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Environmental protection

Authorisation

What preliminary environmental authorisations are required before commencing oil and gas-related activities?

Required environmental authorisations from federal, state and local government agencies for oil and gas-related activities depend on where the activities are occurring and the types of activity. Federal environmental laws will set minimum standards for environmental permits, but the states may impose more restrictive standards and require authorisations to address local interests. There also are multistate commissions with responsibility for protecting river basins that may require a project to obtain authorisation before commencing oil or gas-related activities within their jurisdiction.

The National Environmental Protection Act and similar state laws require federal and state agencies that provide land or permits for oil or gas-related projects to evaluate the environmental effects of that action. State or local government permits will likely be required for drilling and installing wells. Depending on the extent of the project, general or individual permits under the federal Clean Water Act and state laws would be required for crossing jurisdictional waters, including wetlands. The potential impact on species and cultural resources may be assessed in connection with such permits. Additional authorisations may be required if the project is proposed for an area subject to flooding or near a waterbody. Permits and plans for the management of storm water during construction are typically required if at least an acre of land will be disturbed. Often, a project that requires a permit for air emissions from operations will need to have its initial permit before commencing construction. The withdrawal, use and discharge of water for a new project can be subject to significant, time-consuming regulatory authorisations from federal, state and river basin agencies.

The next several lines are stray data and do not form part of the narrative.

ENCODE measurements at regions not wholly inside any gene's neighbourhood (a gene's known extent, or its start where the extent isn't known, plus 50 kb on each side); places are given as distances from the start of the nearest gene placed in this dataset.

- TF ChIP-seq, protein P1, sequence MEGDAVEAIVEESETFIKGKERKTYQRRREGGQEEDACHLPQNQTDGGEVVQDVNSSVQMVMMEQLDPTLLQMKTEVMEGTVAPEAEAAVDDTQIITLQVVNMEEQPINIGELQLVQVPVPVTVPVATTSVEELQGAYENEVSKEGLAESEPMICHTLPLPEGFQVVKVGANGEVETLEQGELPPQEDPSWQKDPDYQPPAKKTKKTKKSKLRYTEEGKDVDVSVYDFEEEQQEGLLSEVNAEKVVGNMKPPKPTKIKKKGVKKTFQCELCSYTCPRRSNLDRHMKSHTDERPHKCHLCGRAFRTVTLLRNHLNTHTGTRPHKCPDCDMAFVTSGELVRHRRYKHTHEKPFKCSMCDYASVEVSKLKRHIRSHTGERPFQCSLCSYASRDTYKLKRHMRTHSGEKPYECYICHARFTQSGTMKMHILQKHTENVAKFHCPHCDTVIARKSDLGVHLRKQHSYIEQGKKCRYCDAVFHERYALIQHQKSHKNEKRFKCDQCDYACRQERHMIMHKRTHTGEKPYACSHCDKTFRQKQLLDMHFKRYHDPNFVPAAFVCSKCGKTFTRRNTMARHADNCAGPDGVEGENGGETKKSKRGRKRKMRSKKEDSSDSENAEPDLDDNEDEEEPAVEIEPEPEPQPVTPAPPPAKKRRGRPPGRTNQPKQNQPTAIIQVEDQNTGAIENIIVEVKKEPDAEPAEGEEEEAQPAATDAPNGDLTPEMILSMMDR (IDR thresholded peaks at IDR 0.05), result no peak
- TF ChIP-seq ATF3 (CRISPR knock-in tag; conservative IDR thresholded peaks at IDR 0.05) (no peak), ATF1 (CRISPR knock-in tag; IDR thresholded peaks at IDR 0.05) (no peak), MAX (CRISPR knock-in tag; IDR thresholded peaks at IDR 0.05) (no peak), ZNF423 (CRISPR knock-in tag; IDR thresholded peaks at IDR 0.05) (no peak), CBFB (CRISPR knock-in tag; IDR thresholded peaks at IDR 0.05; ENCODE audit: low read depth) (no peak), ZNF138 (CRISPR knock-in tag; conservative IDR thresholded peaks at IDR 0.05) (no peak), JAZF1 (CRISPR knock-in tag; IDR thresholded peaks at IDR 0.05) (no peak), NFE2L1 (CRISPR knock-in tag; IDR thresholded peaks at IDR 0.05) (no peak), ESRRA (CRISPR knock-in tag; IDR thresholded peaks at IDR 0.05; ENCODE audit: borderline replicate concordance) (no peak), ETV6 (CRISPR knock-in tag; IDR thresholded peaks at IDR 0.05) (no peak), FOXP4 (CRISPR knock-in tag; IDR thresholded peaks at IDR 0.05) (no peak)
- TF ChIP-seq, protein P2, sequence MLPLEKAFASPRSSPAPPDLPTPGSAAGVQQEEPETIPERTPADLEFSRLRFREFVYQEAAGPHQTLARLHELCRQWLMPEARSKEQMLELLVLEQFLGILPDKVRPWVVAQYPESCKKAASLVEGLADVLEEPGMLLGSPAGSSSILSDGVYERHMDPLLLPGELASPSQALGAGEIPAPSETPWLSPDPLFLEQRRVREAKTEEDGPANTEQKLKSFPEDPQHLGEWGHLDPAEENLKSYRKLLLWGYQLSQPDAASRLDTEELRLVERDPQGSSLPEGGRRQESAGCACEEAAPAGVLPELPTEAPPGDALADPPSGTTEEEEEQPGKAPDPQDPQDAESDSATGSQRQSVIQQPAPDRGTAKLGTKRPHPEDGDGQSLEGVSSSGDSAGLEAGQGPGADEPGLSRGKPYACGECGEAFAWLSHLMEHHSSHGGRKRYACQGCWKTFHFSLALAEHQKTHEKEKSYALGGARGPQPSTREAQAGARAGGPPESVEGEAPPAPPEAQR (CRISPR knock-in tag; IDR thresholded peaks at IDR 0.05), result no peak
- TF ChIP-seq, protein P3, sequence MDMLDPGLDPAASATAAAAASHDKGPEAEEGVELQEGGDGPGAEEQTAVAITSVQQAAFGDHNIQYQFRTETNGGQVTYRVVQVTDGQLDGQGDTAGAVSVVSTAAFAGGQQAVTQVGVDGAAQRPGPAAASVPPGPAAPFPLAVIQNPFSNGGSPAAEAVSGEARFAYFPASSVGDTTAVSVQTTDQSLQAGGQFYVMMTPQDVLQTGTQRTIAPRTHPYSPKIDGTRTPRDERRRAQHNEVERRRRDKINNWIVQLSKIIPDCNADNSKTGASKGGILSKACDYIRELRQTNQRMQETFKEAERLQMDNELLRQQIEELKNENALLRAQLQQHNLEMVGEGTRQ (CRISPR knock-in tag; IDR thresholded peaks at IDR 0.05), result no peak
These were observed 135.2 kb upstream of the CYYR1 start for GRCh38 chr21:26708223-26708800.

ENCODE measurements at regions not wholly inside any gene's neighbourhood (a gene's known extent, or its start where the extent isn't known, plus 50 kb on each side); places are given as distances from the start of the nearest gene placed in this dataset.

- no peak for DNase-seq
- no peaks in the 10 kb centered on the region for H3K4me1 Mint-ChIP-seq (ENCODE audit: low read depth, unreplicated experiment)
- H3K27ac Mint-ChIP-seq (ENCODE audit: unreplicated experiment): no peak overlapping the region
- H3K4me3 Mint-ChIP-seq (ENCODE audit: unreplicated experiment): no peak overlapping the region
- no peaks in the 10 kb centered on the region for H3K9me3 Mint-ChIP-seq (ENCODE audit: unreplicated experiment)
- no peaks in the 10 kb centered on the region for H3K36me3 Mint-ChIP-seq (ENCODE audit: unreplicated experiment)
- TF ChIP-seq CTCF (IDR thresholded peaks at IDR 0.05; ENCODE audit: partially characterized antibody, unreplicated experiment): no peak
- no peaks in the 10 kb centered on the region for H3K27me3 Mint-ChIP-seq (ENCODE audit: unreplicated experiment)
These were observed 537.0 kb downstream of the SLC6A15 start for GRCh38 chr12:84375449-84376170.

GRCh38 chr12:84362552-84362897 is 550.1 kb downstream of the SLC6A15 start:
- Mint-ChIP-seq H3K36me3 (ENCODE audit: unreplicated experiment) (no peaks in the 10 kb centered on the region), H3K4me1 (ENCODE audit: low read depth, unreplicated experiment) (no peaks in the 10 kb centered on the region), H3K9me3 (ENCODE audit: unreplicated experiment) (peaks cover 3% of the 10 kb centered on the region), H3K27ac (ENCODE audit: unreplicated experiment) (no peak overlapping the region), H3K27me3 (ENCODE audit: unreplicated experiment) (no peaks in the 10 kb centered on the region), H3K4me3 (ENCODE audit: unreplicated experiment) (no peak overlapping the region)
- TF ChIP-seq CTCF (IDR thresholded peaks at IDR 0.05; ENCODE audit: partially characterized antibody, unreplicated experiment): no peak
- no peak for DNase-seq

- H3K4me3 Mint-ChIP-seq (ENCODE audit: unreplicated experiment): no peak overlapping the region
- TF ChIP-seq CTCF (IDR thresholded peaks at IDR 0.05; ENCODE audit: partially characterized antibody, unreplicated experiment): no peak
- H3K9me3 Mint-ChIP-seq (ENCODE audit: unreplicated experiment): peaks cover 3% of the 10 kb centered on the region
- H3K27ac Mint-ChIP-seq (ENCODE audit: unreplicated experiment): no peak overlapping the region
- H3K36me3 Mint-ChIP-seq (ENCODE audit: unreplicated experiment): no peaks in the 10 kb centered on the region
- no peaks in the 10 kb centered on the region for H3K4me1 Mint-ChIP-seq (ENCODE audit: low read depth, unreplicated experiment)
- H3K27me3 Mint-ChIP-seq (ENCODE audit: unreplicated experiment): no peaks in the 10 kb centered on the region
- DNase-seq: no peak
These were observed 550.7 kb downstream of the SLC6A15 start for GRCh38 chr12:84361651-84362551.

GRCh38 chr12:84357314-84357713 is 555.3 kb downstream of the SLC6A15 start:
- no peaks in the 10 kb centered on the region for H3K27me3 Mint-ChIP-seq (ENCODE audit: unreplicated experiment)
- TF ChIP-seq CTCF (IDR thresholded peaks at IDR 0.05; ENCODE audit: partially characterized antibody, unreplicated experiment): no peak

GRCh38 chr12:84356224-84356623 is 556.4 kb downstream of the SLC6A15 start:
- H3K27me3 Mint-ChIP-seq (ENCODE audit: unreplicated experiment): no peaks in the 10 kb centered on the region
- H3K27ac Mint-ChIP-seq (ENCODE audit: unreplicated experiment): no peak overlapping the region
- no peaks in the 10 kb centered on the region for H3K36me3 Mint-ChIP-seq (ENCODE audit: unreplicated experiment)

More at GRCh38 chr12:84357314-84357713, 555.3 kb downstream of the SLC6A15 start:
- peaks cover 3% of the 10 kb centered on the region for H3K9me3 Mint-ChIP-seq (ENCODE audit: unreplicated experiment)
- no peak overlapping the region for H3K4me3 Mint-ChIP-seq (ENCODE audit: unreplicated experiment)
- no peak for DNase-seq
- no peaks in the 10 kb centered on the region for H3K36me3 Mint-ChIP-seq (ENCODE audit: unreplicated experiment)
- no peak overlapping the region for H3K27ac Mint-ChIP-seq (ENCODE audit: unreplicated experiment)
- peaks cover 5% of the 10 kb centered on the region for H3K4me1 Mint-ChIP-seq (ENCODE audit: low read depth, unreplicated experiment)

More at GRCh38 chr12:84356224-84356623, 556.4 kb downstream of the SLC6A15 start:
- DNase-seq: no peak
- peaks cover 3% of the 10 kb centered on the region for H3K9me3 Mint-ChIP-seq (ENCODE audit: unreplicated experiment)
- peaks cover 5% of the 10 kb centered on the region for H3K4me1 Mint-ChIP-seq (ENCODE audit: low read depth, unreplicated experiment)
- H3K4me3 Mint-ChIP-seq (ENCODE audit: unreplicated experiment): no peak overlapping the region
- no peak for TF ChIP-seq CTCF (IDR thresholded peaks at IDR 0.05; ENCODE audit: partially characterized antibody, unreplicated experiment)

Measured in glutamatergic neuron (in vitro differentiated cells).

Requirements

What environmental protection requirements apply to the operation of oil and gas facilities?

Discharges of pollutants to water, including from an oil or gas facility, are prohibited unless authorised by a permit. A wastewater treatment plant will require that an oil and gas facility obtain the treatment plant’s authorisation before discharging wastewater to it. Air emissions from the facility will require a permit, depending on the amount of actual or potential emissions.

The storage of hazardous substances, oil and other petroleum products is typically subject to requirements for storage tanks and basins, including plans for protecting against releases of the stored materials and responding to releases. The storage, transportation and disposal of certain waste generated by oil and gas facilities are subject to requirements to ensure that the waste is appropriately managed, including disposal authorisations or generator registrations. 

Consequences

What are the consequences of failure to adhere to the relevant environmental regulations and to what extent can operators be held liable for environmental damage?

Violations of environmental requirements can result in civil penalties, revocations of approvals required for a project and criminal penalties. Violations that occur during the development of a project can result in a regulatory agency halting all development activities until the violation and any resulting harm are cured. Parties responsible for a discharge of a hazardous substance can be required to:

  • remediate the discharge;
  • reimburse an agency or private party for the costs of responding to the discharge; and
  • pay for natural resource damages and the costs of assessing that damage. 

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